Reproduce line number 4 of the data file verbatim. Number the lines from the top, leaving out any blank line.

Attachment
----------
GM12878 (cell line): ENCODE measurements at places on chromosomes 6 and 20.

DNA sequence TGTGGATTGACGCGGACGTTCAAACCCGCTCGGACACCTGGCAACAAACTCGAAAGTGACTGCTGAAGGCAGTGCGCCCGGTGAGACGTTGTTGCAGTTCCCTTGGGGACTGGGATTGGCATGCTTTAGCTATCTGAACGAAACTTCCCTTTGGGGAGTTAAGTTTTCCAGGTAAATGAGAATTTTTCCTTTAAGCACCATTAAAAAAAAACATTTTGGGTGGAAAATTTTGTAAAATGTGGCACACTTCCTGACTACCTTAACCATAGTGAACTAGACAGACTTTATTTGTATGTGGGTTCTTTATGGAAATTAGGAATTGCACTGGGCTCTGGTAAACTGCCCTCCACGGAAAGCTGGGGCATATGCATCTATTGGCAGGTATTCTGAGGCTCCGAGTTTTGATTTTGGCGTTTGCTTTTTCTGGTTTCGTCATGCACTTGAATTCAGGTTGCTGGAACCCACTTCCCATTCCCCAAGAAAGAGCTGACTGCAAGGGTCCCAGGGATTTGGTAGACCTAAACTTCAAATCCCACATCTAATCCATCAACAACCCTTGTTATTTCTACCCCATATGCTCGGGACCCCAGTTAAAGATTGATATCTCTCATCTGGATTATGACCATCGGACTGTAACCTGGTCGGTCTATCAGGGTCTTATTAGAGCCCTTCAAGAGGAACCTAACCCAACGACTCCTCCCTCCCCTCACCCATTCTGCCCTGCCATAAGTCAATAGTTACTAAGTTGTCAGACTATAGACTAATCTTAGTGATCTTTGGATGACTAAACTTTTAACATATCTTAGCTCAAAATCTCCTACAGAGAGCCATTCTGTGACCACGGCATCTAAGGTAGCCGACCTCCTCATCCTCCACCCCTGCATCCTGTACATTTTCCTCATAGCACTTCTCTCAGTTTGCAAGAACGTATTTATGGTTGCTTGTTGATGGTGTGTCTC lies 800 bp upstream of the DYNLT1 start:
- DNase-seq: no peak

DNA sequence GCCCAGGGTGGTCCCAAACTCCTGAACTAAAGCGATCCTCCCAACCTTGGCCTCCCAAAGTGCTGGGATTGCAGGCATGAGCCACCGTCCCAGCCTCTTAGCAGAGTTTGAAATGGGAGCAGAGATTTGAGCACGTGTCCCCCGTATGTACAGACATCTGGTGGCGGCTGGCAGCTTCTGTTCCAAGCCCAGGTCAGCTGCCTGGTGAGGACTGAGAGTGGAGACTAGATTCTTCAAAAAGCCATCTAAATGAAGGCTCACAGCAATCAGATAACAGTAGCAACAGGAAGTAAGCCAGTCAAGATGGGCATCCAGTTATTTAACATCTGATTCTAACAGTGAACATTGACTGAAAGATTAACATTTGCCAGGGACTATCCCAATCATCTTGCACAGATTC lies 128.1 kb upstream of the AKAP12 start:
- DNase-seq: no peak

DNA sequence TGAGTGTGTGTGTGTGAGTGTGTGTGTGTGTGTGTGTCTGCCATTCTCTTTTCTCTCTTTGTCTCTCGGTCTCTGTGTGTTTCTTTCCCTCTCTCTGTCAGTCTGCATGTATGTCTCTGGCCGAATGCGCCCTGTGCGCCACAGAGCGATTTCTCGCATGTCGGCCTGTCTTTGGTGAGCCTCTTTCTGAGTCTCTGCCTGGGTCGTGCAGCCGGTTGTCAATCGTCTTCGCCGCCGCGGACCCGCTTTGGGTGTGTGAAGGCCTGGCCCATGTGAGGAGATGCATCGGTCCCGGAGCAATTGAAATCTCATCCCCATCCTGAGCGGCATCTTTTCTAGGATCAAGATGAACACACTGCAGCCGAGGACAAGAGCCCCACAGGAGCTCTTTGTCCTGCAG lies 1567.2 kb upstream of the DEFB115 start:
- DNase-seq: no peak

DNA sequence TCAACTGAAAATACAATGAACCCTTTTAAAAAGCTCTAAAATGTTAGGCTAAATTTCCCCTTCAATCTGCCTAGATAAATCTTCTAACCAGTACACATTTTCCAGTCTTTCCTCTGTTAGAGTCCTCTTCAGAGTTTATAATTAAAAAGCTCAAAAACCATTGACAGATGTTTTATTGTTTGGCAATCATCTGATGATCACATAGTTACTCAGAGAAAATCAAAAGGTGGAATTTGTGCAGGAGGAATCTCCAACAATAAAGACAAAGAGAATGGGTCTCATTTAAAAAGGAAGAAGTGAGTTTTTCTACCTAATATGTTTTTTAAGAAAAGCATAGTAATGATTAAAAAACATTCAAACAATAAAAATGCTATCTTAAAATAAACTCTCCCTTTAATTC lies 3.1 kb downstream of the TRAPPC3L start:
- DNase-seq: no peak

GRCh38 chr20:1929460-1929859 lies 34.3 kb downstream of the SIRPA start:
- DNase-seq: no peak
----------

DNA sequence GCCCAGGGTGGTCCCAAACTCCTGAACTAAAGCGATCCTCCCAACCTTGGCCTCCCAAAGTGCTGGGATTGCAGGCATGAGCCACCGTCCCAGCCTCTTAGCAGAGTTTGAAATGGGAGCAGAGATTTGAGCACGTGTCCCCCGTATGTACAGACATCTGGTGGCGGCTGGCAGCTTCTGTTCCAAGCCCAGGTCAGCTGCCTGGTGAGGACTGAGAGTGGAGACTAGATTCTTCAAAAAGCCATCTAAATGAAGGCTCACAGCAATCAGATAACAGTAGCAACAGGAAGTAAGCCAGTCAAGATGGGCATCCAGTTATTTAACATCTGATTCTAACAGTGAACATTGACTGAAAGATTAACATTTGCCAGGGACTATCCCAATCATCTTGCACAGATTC lies 128.1 kb upstream of the AKAP12 start: